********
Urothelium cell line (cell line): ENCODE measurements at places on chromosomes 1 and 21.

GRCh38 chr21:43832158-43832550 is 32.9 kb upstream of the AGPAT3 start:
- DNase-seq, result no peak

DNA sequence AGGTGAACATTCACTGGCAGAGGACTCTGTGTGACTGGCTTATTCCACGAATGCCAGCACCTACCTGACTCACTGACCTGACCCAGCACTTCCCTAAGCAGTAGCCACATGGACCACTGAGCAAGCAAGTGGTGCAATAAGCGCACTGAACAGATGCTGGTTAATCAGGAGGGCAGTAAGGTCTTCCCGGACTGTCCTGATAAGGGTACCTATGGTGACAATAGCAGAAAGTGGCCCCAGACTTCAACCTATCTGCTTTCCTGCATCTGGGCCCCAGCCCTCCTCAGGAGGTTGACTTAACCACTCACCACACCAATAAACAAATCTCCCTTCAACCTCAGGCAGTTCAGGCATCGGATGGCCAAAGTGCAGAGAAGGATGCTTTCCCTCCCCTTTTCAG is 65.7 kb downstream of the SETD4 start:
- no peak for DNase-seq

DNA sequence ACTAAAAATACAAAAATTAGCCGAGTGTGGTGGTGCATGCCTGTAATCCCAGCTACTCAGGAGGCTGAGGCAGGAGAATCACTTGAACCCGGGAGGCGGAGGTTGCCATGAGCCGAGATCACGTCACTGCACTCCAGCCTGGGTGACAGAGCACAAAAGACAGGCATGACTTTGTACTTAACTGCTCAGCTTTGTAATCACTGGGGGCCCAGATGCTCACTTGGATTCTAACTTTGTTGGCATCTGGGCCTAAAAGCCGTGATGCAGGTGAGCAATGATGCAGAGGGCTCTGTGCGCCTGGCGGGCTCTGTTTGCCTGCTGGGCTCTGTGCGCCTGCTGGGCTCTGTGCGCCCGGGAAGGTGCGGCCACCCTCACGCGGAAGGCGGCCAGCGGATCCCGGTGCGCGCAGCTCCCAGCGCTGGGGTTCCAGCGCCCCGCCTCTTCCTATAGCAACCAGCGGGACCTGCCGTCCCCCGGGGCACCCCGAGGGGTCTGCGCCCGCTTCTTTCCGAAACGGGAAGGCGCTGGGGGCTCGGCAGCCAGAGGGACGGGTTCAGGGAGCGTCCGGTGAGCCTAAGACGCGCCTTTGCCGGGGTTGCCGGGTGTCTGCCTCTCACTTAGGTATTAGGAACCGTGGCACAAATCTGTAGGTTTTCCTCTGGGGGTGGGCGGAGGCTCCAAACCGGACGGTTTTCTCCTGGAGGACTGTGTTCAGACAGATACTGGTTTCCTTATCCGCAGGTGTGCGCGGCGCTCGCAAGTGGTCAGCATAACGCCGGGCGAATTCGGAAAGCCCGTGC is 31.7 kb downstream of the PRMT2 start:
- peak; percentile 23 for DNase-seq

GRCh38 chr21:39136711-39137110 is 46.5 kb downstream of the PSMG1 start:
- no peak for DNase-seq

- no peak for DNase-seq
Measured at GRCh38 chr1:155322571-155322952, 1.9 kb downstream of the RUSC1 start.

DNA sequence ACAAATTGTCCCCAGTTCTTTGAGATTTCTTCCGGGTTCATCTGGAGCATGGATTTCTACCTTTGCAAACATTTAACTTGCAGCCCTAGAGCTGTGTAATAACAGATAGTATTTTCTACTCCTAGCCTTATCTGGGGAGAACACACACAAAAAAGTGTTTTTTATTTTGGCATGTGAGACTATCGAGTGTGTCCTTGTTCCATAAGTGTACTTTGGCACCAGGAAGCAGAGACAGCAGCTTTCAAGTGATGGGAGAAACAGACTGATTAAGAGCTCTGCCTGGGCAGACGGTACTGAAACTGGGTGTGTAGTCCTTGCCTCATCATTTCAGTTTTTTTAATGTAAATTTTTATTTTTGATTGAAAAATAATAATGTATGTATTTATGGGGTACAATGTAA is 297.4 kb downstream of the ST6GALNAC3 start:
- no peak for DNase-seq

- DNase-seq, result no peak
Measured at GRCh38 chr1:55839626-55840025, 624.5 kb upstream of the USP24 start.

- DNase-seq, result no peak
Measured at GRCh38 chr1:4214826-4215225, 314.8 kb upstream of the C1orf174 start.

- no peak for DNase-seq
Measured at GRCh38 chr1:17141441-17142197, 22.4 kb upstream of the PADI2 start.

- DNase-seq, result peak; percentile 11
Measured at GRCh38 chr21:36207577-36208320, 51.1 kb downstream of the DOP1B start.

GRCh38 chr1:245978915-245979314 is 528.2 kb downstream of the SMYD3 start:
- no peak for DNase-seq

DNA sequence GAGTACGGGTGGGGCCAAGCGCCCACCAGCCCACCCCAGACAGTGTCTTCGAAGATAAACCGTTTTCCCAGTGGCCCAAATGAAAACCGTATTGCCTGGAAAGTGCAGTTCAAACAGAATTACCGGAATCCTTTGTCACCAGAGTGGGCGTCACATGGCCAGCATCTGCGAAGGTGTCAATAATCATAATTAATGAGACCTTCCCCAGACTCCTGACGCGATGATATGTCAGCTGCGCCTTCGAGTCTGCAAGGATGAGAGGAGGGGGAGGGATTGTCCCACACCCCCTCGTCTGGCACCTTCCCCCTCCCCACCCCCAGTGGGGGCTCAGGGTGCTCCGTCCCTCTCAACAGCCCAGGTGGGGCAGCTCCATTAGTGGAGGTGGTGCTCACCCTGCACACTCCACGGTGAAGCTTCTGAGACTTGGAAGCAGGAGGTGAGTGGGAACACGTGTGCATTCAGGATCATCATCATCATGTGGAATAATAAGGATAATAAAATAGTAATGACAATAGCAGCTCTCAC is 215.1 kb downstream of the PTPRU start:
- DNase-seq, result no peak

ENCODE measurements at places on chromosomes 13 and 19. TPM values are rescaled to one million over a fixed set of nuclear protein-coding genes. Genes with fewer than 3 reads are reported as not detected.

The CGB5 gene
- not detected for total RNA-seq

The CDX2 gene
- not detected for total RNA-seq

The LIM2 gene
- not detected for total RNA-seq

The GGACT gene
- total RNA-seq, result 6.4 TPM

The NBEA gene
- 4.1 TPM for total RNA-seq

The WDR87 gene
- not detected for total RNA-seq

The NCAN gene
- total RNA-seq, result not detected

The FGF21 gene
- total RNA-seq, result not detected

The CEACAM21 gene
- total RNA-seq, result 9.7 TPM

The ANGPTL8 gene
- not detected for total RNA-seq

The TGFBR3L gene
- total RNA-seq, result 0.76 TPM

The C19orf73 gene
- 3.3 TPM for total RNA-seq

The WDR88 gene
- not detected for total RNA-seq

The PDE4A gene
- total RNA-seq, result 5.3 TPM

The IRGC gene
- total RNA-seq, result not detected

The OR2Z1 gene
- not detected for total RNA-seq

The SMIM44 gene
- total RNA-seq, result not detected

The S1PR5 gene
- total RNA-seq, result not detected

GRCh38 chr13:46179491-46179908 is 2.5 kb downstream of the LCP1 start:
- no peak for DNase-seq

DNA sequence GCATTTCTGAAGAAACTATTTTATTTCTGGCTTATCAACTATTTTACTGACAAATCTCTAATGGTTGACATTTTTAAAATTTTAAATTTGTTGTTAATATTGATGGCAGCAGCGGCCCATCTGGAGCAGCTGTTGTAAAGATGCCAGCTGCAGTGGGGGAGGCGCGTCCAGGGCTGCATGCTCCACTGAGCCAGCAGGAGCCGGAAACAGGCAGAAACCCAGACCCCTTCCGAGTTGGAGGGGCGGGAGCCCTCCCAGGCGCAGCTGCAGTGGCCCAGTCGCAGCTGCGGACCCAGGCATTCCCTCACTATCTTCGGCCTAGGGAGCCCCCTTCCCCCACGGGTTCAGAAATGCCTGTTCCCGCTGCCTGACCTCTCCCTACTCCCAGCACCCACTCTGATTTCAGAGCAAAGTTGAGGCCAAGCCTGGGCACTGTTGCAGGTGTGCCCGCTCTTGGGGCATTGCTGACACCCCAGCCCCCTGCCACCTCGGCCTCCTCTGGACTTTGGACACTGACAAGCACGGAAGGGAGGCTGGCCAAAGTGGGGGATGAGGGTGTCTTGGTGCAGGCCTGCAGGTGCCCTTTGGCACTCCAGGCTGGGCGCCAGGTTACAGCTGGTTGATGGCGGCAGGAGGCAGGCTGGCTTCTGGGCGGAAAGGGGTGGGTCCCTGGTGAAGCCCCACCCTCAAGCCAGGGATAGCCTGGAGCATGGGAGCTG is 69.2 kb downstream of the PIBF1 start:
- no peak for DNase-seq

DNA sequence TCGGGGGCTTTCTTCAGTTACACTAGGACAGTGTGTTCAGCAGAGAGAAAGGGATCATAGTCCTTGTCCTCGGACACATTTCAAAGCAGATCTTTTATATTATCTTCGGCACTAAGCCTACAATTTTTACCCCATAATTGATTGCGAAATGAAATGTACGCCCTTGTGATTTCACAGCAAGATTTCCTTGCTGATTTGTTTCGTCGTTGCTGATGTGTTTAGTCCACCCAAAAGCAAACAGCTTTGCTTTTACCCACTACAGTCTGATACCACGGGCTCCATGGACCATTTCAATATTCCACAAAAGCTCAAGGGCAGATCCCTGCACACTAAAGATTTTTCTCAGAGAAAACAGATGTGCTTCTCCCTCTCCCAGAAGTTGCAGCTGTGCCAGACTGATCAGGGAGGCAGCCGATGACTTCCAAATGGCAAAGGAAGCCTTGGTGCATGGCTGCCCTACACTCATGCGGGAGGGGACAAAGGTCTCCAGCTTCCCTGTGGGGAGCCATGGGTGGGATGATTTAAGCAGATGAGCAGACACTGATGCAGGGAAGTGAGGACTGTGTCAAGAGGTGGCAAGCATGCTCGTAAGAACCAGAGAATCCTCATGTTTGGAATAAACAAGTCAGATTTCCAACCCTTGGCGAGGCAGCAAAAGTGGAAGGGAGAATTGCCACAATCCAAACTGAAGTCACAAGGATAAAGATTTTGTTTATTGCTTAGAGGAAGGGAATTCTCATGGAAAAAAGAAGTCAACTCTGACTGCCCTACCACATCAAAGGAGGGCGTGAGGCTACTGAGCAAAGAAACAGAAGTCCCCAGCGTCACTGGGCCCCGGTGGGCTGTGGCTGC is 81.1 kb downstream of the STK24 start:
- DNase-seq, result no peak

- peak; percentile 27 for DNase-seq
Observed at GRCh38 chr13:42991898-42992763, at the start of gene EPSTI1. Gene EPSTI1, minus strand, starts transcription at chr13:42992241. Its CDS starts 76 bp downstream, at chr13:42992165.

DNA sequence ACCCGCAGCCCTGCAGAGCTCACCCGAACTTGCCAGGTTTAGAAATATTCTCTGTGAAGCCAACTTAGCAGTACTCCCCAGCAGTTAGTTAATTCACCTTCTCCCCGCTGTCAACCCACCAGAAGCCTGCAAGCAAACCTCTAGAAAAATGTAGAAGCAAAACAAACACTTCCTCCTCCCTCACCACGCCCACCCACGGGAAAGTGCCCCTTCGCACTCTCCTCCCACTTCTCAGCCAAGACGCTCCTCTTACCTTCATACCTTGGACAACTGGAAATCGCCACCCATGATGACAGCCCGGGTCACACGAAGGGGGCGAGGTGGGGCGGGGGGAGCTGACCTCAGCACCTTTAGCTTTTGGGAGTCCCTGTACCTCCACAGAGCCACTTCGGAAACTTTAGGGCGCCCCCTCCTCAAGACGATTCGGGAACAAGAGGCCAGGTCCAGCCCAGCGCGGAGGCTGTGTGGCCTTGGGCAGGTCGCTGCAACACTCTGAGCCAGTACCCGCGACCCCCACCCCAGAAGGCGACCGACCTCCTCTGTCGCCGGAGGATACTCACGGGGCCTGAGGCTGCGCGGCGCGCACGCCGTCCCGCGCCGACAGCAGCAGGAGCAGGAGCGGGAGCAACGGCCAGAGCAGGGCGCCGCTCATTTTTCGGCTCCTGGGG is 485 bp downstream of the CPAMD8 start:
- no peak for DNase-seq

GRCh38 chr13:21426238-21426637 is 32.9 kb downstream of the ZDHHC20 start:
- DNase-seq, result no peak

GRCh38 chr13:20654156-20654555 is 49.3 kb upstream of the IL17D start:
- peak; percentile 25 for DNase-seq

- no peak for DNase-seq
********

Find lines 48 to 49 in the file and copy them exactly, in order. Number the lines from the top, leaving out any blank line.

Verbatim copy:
- total RNA-seq, result 0.76 TPM

The C19orf73 gene